Since graduating from Westmoreland County Community College's culinary arts program, Richard Rosendale has gone on to have a career most, if not all, chefs would envy.
Still only 37, the Uniontown native has worked for one year at Pittsburgh's tony Duquesne Club, opened his own restaurant in Columbus, Ohio, and traveled extensively in Germany, Switzerland, Italy, Luxembourg, France, Norway and the Philippines taking classes and attending culinary competitions.
While at Napa Valley's highly rated French Laundry restaurant he learned sous vide, the method of cooking food in an airtight plastic bag in a water bath at low temperatures for a long period of time. A professional ice carver, he's also been featured on the Food Network and the "Today Show," cooked for many celebrities and supervised meals for both Congress and the president of the United States.
Currently serving as executive chef and director of food and beverages at the historic, four-star, five-diamond rated Greenbrier Resort in White Sulphur Springs, W.Va., where he supervises a culinary staff of 165, Mr. Rosendale has amassed a total of more than 45 national and international medals, including a rare perfect score at the international level. In 2009, he returned to the Greenbrier for the third time and, while serving as executive chef, trained for the title of certified master chef.
"To become certified, you have to take a rigorous 130-hour exam at the Culinary Institute of America at Hyde Park, N.Y., that covers all aspects of cuisine," he said. "The exam is broken up over an eight-day period, and you have to pass each segment to go onto the subsequent one."
The segments include classical French, nutritional, global, baking, pastries, buffet and freestyle or personalized styles of cooking. On the final day of the exam, the chef prepares a Continental style meal over a five-hour period, takes a 30-minute break, writes a menu using a given list of 26 common and exotic ingredients, then prepares the menu as a five-course meal for 10 people.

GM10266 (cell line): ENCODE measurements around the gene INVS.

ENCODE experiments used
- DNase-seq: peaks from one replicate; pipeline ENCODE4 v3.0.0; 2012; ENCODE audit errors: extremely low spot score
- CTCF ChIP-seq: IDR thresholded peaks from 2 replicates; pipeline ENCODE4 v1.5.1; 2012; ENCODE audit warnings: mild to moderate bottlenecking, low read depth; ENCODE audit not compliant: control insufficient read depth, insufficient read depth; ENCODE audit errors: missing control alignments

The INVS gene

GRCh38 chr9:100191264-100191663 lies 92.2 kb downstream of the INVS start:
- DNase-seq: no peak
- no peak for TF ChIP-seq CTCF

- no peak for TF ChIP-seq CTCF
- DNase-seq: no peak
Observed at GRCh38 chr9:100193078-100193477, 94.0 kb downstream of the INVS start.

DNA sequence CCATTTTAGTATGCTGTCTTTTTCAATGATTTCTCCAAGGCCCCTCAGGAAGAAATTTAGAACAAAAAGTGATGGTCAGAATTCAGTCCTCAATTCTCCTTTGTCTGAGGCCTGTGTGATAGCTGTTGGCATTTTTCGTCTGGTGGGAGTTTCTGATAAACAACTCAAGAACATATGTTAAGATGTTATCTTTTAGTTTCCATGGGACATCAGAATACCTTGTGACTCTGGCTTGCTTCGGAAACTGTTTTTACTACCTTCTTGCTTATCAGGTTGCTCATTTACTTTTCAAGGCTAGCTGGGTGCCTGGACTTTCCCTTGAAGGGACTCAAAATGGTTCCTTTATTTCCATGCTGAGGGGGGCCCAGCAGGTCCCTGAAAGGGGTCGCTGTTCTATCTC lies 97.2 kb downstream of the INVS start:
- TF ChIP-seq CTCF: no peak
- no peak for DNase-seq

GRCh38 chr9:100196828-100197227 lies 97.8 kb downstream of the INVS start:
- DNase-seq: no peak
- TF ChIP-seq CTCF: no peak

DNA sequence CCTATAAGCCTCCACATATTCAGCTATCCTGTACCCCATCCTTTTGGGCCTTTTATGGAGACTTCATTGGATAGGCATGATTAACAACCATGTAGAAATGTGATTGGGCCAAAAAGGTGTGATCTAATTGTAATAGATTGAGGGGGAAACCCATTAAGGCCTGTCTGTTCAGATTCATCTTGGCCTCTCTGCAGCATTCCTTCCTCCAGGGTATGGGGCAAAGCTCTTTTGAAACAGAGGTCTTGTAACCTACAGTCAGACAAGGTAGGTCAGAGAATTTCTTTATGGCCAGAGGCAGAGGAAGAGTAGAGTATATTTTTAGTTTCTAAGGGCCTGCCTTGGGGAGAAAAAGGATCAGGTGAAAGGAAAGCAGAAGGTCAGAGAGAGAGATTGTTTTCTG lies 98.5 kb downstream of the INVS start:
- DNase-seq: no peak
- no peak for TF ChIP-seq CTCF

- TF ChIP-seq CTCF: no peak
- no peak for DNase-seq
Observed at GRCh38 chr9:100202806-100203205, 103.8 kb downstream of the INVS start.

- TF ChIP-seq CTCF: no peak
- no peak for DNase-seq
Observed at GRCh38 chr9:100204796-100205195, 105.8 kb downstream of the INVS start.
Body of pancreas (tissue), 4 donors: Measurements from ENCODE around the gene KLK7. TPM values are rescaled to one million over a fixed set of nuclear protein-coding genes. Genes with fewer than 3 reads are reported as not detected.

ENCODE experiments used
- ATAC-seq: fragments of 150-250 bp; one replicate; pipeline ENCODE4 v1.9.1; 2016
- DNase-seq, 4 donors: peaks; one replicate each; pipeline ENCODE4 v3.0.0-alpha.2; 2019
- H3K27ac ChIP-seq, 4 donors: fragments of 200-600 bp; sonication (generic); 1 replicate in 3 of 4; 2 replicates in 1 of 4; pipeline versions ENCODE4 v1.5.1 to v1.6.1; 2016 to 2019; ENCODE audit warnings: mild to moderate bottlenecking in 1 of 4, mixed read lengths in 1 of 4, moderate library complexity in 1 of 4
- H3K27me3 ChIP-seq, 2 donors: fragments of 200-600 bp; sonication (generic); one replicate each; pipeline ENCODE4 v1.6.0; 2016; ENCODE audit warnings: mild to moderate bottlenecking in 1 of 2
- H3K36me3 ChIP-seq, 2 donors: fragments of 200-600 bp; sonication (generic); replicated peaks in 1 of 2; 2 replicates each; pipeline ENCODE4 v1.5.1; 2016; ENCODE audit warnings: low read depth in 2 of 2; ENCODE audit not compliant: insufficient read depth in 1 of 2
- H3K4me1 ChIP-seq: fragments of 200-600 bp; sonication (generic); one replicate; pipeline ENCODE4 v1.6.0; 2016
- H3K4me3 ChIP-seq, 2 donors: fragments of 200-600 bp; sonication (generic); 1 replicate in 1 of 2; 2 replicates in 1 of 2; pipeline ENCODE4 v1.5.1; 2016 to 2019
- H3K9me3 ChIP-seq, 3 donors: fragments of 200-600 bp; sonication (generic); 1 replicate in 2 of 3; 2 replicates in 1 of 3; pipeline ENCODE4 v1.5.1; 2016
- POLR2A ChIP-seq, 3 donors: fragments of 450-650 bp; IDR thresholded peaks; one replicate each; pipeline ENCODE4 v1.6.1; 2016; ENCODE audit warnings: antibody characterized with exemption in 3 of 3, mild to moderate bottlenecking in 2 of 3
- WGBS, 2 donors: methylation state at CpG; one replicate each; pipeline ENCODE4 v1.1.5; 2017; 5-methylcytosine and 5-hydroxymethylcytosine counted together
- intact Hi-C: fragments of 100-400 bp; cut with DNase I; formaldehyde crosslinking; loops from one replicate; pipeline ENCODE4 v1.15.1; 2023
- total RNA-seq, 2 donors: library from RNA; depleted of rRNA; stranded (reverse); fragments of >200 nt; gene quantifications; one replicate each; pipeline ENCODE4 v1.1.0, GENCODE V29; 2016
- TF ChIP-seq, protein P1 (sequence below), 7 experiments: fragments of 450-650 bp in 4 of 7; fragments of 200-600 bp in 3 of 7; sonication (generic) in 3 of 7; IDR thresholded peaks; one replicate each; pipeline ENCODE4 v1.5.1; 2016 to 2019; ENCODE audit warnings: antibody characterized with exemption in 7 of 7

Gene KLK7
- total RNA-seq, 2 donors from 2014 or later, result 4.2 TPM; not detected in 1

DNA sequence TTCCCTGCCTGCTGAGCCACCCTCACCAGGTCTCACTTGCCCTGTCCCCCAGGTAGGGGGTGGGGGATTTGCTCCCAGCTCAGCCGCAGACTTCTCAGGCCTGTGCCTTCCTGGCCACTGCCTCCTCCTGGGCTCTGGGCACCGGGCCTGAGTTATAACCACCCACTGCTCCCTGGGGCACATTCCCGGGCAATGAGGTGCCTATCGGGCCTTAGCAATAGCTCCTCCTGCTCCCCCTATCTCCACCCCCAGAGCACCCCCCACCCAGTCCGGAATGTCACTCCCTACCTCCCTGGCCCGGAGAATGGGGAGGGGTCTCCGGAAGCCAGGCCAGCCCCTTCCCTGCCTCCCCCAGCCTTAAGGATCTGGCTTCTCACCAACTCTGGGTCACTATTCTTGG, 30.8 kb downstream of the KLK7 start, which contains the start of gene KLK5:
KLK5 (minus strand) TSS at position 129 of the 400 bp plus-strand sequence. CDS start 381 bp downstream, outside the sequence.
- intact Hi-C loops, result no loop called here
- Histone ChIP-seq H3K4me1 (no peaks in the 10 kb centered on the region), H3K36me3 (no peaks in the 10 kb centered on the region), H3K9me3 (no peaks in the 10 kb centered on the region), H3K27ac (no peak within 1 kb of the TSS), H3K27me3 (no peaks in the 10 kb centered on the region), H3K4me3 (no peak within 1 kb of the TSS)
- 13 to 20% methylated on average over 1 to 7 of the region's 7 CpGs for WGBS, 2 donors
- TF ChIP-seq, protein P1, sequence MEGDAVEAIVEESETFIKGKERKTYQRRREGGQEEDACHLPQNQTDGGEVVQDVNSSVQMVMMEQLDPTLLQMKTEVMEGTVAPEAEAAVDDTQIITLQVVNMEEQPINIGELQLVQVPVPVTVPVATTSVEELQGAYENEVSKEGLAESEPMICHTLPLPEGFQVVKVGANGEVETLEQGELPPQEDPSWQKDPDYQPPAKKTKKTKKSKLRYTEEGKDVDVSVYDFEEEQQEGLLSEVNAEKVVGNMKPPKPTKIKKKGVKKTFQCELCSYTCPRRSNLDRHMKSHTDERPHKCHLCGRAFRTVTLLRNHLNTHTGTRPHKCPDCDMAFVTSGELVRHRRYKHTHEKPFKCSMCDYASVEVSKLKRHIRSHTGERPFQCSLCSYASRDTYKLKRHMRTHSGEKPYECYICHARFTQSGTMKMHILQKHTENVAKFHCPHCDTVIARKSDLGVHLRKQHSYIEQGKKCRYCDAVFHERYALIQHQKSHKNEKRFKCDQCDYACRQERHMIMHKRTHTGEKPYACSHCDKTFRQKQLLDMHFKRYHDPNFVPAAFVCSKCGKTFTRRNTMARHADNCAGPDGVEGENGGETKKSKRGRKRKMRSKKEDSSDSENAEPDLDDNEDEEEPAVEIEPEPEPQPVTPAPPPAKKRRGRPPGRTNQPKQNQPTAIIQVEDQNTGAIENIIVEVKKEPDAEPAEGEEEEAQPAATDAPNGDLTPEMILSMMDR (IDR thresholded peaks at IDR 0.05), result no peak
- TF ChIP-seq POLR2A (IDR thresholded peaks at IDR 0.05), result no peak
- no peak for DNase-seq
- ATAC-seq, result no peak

In 2010, Mr. Rosendale became one of fewer than 100 chefs ever to receive the prestigious master chef title. In the last 10 years, the failure rate for those taking the exam has been 90 percent.
As difficult as the exam was, Mr. Rosendale said he trained for the title as a prelude to what has so far proven to be a career highlight -- qualifying as the American entry for the prestigious Bocuse d'Or culinary competition in Lyon, France.
After winning the right to represent the U.S. in the competition, he built a replica of the Lyon kitchen at the Greenbrier with the same equipment and measurements to the inch, a $150,000 investment. For a year and a half he trained on days off and before and after his duties as the resort's executive chef. He even hired a private trainer to keep him in shape.
"I must have spent an equal amount of time training as I did on the job," he said.
On Jan. 20, he and assistant chef Cory Siegel flew to Lyon to participate in the biennial competition, held this year on Jan. 29.
Competitors were required to prepare two dishes, a beef entree presented on a platter and apportioned to a panel of twelve judges, and a fish course apportioned on twelve individual plates.
"Both dishes were made from scratch over a five-hour period," he said. "It's a lot like the Olympics and a lot of work."
In over 20 years of the competition, no American has ever placed first, second or third, and, this year, the scoring among the 24 competitive teams was very close. France came in first with 1,687 points, followed by Denmark and Japan. Mr. Rosendale placed seventh with 1,495 points, with Sweden coming in sixth with 1502 points, a seven-point difference.
As a result of his participation in the Bocuse d'Or, he's received media coverage around the world including in Dubai, Sri Lanka and China. He was also the subject of a feature in the Jan. 18 edition of the Wall Street Journal and made the December 2012 cover of Washington Post Magazine.
When he arrived back at the Greenbrier and attended his first weekly employee meeting since the competition, everyone present cheered and waved American flags.
"I felt really good about what we did at the Bocuse d'Or," he said. "The food tasted really good, and I don't think we could have done any more than we did. It was, after all, a food competition, and you have to be prepared to be beaten."
Dave Zuchowski, freelance writer: firstname.lastname@example.org.